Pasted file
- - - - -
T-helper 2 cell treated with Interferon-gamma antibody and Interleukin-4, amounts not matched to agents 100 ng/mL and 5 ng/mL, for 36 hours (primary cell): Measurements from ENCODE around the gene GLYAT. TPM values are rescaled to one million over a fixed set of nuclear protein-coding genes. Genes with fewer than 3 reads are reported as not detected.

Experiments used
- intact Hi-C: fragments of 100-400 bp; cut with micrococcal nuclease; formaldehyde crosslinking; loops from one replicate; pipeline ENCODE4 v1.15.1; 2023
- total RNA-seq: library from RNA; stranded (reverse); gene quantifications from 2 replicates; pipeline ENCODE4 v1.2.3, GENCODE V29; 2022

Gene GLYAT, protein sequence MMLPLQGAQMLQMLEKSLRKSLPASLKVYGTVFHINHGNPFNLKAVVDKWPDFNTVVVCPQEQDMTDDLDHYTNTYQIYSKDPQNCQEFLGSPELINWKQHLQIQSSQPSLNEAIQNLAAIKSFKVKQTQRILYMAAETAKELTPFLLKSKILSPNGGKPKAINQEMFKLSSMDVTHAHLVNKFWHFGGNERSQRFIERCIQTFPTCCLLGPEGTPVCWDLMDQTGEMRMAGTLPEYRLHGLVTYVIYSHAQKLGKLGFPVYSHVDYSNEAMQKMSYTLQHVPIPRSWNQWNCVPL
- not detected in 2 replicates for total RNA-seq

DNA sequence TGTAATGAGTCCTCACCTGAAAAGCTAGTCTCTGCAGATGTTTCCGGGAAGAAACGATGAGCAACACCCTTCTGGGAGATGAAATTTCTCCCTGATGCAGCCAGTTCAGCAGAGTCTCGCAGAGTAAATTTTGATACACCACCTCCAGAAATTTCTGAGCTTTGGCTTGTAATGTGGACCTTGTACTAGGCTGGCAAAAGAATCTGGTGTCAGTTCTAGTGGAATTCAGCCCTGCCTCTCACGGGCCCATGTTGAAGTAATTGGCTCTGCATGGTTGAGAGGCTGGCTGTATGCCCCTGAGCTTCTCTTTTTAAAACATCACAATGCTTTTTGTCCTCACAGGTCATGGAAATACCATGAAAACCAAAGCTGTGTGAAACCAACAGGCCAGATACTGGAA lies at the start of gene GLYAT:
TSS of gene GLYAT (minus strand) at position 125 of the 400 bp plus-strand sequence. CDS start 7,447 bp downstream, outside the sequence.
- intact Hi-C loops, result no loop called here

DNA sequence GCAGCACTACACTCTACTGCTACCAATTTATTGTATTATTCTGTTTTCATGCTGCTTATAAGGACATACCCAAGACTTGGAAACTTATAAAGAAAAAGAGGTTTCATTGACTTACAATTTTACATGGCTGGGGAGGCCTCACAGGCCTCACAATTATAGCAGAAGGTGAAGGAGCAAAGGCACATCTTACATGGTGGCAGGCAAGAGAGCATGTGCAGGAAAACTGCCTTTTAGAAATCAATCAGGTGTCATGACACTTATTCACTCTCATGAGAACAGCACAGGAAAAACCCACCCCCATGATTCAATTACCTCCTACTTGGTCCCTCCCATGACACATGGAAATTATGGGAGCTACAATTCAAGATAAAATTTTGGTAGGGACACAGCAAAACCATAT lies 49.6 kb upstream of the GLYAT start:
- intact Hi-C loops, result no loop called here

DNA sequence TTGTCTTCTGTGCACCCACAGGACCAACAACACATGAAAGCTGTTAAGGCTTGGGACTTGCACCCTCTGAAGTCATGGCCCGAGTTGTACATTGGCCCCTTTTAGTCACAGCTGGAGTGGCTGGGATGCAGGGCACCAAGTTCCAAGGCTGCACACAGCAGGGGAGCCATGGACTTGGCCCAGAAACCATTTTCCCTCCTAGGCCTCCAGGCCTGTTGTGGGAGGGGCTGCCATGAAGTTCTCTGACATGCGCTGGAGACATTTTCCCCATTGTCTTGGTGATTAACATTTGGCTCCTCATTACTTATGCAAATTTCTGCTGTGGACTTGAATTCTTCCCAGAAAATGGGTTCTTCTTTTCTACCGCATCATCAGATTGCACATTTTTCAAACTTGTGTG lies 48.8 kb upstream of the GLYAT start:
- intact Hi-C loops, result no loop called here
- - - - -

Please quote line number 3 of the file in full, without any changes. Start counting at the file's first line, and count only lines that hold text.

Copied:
- intact Hi-C: fragments of 100-400 bp; cut with micrococcal nuclease; formaldehyde crosslinking; loops from one replicate; pipeline ENCODE4 v1.15.1; 2023